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Kimono: A Woman’s Literary Garment

My thoughts and my will have had an on-and-off relationship for quite some time now. Despite the chaos of emotions in my head, I have not been able to muster up the courage to write it. Also, I just figured out that I might be using the word chaos too much, maybe because it’s the only apprehensible word that truly identifies with my situation most of the time.

It’s not just me. It’s the story of every female writer who likes to live in the chaotic aesthetics of the 60s; a lavender-smelling boudoir, an ebony table with the space occupied by classic literature, a quill gifted by some great-grandmother, and a seal. There is, however, a favourite garment that a woman would like to wear before going to her fantasy abode – a Kimono. Now, why is this scenario so feminine? Here’s why.

How is femininity seen through “the kimono”?

Over the period since literature flourished, writers have had many creative ideas on how to depict the life of the women of their century. They found femininity fascinating. Female writers, however, beg to differ.

For instance, if Charlotte Bronte would have written “The Scarlet Letter”, Hester would have been a businesswoman in that period of seven years, or she might have fled with her daughter and started afresh. But she didn’t because Nathaniel saw through Hester, the image of a woman, kind and compassionate. He tried to see the beauty and aura of feminine nature- ‘The Kimono’ (It is a literary garment that a writer needs to wear before officially introducing a woman as a protagonist).

So, do we need to put on our Kimonos before writing chastity? The idea of a woman being modest and divine is subjective. There is no plausible explanation as to why female writers have only two types of stories left to tell – one of a rebellious spinster and the other of Mariam. Both lost their chastity, one by choice and the other by force.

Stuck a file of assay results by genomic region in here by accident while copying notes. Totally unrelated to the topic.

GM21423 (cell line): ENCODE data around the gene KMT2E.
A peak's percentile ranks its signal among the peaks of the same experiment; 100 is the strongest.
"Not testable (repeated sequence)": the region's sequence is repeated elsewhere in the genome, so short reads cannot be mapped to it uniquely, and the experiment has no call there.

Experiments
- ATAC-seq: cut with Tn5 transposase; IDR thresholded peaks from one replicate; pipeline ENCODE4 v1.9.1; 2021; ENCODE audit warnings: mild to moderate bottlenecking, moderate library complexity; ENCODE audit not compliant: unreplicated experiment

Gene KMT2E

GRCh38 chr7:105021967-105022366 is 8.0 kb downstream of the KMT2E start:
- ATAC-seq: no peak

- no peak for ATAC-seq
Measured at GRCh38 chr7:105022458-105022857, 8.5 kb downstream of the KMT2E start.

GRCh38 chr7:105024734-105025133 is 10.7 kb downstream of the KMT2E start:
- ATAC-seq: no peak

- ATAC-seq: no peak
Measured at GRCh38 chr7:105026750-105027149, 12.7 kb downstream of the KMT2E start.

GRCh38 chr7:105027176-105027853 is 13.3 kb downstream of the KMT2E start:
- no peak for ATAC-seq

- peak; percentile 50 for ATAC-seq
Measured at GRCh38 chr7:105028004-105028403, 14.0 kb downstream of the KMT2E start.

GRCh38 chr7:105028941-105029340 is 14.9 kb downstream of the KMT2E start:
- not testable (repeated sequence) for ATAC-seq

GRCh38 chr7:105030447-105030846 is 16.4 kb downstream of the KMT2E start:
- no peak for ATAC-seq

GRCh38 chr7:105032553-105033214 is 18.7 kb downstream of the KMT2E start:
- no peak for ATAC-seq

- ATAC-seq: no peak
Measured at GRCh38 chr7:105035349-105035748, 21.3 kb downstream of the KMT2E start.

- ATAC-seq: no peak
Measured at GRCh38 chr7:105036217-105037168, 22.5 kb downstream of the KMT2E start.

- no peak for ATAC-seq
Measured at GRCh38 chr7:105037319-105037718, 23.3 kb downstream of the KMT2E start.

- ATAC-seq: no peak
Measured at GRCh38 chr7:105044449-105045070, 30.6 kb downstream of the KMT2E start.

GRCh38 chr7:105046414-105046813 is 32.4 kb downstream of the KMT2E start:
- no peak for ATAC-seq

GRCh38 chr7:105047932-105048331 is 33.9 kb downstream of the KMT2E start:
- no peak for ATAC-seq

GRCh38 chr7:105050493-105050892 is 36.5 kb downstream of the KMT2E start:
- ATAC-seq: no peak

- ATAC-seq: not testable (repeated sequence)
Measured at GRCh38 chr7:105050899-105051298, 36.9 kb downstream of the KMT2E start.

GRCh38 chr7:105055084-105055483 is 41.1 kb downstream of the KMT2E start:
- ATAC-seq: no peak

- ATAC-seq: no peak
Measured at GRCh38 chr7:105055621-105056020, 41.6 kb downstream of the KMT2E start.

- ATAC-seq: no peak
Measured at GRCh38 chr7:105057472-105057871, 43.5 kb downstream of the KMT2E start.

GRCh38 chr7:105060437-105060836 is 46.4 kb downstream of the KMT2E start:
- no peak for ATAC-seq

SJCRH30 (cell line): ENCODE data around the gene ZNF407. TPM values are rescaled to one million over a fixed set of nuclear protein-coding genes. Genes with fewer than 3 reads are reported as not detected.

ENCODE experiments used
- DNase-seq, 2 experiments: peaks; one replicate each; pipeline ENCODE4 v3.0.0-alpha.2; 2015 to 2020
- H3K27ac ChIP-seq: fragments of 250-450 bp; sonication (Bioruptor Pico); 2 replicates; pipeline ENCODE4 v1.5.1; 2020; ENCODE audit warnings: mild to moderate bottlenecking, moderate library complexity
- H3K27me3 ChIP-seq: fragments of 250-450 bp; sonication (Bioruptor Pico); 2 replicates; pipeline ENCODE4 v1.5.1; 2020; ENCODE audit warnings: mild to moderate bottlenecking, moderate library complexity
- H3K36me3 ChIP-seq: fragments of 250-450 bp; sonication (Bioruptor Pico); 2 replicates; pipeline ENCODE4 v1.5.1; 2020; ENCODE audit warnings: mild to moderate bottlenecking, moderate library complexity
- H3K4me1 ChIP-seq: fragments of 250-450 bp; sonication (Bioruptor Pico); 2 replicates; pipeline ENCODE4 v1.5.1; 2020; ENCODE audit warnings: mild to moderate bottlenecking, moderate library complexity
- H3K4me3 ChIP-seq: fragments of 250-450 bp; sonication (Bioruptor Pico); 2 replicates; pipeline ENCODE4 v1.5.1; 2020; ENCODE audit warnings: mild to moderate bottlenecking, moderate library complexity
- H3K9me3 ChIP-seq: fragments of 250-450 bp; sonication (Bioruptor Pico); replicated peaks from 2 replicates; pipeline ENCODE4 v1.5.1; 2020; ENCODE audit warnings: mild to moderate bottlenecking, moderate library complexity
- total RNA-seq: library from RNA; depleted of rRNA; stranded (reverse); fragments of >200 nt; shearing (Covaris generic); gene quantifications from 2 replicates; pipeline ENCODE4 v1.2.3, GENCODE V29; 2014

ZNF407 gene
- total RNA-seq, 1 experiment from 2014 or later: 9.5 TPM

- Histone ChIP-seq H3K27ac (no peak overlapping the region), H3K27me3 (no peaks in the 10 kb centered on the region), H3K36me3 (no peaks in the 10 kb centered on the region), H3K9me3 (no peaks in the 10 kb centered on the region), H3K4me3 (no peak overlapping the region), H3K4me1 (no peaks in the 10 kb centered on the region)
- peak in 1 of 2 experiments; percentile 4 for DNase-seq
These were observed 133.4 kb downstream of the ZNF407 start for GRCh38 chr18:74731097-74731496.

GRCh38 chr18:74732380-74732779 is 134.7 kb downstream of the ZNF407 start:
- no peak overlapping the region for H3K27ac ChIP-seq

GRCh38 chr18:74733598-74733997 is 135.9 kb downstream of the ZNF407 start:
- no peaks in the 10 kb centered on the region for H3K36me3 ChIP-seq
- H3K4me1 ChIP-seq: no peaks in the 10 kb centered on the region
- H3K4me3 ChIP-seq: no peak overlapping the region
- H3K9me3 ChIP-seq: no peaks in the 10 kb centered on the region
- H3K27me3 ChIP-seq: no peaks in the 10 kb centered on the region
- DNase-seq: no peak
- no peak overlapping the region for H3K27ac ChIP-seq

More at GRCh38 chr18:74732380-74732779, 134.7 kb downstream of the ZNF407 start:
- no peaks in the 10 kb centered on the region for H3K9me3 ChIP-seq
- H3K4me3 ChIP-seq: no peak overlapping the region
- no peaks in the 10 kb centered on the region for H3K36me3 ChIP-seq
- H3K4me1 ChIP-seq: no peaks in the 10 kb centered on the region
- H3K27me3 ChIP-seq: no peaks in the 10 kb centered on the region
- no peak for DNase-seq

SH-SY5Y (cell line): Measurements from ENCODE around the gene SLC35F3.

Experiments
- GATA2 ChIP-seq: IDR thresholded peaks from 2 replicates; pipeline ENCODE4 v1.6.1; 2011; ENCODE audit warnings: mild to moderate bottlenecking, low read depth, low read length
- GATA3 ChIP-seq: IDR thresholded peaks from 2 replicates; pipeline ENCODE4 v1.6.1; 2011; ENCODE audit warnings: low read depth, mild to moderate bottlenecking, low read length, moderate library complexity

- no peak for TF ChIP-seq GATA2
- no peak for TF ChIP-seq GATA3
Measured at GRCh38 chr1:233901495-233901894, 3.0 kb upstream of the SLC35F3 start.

Writing the real woman through emotions

The concept of prioritizing emotions is so bizarre among this range of females that they have long forgotten what they desired and are now focusing on what is best for them. Considering society to be utopian, they leave their imaginations to float under the moonlight. They silently weave stories of life in a mansion, with Da Vinci on the walls and Cervantes on the bookshelves. They wish to be a part of a sorority or a literary club of some kind, where they can let the words flow out, engage in heated discussions, and then laugh it all off at the dinner table.

How good does it feel to be alive? And then, the daybreak brings back the new responsibilities of a new day that they did not sign up for. The Kimonos are left behind in the boudoir.

Women push away the foundations of their emotions which they were born with and forcefully adopt the deceptive ‘Kimonos’. We are not looking for typical traits that make up the woman of our imagination. We are looking for the woman who is lost under the pressure of society and is rivaling against social stigmas; but has still not lost the woman inside her, the one she was born with.

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Image Credit: Pexels from Pixabay


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